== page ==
While the proposed amendment mandates that all districts receive the same per-pupil allowance, it makes no mention of how this would be accomplished. The state School Aid Fund is currently struggling with a $377 million shortfall, caused by a drop in revenues from the sales tax and other similar taxes which rise and fall with the economy. To make funding equal in a way that does not slash spending in higher-spending districts, a dramatic increase in revenues would be required. In the current climate, with the Senate majority dead set against any new taxes, it is hard to imagine that this amendment would not cause great pain for wealthier districts. This would be equivalent to slicing the existing budget pie more equally – some would get more, and a few would get much less. If new revenues become available, making the pie larger, then perhaps the goal of funding equity could be reached without eroding any child’s school.

To follow the progress of this proposal see this tracking page on the Michigan Legislature site.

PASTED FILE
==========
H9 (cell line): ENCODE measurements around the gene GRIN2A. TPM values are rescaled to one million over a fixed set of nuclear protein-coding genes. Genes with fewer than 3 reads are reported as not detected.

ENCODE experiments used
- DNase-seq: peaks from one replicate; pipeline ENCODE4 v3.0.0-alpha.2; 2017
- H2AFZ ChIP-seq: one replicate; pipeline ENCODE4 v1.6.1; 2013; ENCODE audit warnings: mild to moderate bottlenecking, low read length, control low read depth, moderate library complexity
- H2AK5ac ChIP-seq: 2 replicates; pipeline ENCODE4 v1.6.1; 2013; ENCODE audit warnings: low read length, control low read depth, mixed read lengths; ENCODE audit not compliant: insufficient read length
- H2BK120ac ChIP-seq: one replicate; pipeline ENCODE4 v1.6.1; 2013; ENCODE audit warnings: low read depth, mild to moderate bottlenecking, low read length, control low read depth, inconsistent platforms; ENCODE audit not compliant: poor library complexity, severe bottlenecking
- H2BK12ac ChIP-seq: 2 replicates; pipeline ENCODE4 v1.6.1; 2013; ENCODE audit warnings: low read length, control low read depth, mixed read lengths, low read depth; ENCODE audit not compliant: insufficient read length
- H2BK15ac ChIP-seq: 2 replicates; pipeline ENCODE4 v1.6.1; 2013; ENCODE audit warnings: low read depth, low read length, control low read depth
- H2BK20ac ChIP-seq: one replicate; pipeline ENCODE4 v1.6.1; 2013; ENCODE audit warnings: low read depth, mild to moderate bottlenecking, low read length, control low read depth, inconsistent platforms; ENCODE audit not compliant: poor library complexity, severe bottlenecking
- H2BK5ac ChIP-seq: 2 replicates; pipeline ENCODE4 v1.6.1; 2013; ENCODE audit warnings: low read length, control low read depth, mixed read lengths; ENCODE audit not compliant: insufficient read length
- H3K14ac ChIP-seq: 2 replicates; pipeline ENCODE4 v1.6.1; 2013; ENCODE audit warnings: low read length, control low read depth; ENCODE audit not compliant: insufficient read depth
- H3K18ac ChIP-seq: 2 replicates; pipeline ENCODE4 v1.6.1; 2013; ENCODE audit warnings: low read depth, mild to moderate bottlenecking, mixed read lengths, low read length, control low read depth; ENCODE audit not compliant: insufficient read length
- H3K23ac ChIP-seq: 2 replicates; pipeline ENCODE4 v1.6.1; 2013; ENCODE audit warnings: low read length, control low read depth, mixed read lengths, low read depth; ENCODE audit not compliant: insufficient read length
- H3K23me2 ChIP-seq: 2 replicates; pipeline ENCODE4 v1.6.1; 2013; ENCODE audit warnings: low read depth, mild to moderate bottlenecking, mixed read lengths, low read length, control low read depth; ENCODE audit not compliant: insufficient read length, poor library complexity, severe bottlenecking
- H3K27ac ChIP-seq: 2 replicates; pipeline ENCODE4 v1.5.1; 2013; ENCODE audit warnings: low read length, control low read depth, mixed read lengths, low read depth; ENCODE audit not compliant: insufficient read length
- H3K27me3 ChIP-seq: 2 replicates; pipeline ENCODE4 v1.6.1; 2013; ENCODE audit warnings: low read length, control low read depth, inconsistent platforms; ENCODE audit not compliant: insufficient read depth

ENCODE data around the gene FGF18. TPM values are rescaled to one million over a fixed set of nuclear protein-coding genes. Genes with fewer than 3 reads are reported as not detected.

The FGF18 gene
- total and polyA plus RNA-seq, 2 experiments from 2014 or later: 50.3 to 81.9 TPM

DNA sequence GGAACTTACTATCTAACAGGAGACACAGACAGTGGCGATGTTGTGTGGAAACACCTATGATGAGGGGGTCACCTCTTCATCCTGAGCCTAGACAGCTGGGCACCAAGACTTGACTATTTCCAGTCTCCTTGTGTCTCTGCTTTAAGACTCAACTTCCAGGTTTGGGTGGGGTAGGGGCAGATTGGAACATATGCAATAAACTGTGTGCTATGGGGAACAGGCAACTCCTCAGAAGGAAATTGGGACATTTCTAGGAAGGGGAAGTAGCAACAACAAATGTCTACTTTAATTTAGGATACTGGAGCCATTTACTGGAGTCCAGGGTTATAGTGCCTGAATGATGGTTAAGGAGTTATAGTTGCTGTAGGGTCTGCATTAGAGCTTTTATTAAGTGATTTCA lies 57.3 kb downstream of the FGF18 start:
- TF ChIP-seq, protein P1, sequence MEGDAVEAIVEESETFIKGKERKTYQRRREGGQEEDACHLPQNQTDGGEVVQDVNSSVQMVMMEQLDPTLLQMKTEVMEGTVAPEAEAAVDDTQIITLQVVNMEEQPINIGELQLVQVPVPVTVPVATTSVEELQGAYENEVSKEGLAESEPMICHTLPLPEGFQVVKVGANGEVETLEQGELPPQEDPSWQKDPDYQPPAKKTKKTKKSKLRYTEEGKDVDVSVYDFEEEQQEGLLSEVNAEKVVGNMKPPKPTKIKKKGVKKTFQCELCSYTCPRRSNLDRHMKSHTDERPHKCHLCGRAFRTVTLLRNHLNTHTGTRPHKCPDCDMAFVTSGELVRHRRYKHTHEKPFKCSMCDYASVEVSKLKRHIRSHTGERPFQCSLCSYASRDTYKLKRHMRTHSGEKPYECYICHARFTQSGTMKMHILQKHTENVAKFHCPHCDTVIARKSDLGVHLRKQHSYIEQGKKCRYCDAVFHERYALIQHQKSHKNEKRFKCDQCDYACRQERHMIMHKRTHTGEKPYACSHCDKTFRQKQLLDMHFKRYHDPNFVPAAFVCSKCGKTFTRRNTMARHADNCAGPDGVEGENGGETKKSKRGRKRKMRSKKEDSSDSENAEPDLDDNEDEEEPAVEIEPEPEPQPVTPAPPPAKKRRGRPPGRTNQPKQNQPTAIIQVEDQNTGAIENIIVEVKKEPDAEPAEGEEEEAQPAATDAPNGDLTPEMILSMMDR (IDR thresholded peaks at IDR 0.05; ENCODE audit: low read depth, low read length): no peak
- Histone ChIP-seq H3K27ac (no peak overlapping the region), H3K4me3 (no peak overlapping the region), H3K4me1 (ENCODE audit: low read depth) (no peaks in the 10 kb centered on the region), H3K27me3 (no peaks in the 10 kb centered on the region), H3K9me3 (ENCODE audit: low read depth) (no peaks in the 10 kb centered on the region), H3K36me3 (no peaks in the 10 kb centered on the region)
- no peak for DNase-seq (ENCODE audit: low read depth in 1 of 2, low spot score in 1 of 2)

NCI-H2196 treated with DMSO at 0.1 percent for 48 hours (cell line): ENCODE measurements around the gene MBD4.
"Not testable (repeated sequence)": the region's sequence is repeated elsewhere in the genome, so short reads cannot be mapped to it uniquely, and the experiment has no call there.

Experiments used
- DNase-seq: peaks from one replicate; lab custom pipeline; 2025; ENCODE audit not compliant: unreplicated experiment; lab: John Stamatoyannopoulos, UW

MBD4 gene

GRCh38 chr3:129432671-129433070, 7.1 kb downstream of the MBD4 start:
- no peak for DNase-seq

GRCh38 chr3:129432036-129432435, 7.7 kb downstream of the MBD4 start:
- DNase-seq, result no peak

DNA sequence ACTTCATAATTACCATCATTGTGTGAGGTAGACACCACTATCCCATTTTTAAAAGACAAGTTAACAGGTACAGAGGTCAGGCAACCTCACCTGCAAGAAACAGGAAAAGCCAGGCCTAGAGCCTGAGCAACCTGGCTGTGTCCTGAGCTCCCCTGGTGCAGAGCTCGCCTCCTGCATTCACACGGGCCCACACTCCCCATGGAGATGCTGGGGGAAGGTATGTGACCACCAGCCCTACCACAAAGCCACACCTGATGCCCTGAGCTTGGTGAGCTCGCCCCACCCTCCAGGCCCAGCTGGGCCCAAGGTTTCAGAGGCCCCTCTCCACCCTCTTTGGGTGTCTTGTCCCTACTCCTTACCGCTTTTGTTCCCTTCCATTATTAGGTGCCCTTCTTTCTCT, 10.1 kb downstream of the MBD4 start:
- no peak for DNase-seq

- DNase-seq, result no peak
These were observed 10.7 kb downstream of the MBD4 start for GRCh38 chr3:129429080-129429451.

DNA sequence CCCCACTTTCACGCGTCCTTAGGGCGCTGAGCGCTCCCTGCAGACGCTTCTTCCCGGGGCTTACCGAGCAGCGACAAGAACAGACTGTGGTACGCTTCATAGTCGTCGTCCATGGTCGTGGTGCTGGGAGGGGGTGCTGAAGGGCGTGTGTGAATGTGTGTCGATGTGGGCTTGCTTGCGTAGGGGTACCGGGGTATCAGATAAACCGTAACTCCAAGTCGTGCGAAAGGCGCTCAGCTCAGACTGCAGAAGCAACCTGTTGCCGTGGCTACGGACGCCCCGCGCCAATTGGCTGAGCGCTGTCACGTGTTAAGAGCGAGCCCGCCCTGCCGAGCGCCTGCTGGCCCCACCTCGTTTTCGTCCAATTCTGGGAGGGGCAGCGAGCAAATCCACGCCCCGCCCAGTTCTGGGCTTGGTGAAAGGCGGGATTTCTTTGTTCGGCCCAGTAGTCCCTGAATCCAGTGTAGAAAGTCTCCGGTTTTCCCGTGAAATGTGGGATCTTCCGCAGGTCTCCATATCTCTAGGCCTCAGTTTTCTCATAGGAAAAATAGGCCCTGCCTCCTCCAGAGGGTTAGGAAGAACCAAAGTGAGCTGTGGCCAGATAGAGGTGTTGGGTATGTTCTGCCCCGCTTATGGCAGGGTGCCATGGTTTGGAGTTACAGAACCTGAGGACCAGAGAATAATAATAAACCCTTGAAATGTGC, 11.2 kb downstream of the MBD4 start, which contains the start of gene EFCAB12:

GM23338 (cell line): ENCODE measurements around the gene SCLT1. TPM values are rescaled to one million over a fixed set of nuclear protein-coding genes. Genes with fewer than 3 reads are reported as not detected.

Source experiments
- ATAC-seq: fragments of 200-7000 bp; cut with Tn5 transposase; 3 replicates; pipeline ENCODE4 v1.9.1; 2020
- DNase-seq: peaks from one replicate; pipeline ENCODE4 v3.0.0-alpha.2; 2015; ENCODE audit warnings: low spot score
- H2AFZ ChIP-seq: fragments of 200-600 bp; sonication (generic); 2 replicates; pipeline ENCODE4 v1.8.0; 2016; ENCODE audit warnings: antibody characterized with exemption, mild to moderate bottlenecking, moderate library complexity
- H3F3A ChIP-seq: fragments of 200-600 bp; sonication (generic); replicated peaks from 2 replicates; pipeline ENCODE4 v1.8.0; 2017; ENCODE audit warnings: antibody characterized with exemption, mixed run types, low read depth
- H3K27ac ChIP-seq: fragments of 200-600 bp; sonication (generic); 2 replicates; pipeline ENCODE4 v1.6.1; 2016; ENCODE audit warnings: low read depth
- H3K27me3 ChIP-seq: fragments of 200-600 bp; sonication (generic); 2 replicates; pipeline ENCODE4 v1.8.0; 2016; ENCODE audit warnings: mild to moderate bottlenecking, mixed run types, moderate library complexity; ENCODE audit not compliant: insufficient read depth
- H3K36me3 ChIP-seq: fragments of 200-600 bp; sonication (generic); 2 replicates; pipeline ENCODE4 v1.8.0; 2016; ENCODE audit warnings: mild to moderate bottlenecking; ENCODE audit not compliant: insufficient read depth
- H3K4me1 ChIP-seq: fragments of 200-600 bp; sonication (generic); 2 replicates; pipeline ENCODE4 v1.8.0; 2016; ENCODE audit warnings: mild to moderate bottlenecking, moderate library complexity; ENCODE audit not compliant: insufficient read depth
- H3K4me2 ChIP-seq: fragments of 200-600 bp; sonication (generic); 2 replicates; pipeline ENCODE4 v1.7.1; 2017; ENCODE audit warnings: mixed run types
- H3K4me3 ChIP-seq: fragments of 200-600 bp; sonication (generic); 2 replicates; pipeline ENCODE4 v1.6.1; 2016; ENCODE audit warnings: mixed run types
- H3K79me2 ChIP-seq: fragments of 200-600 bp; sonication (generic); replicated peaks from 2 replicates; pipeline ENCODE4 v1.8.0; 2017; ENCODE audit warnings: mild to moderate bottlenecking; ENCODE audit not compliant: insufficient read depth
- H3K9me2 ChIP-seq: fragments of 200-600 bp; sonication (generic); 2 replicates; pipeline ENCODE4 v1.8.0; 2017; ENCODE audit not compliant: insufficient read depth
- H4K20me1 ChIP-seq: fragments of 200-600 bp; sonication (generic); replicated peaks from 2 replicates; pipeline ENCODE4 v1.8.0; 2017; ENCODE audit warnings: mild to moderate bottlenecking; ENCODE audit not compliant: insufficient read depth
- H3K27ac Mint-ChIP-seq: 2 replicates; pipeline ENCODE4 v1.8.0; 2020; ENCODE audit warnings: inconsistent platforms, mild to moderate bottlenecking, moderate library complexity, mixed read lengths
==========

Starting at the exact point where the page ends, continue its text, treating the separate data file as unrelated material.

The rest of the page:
The text of the resolution as introduced is shown below; text that would be removed from the constitution is shown struck-through, and new language is shown in bold.

February 20, 2007, Introduced by Reps. Elsenheimer, Walker, Emmons, Meltzer, Booher, Rick Jones, Sheltrown, Hansen, McDowell, Opsommer, Moore, Schuitmaker, Shaffer, Calley, Proos, Gillard, Byrnes, Huizenga, Wenke, Meekhof, Hoogendyk, Pearce, Stahl, Palsrok and Casperson and referred to the Committee on Education.

A joint resolution proposing an amendment to the state constitution of 1963, by amending section 11 of article IX, to require that all local school districts receive the same amount of total state and local per pupil revenue for school operating purposes.

Resolved by the Senate and House of Representatives of the state of Michigan, That the following amendment to the state constitution of 1963, to require that all local school districts receive the same amount of total state and local per pupil revenue for school operating purposes, is proposed, agreed to, and submitted to the people of the state: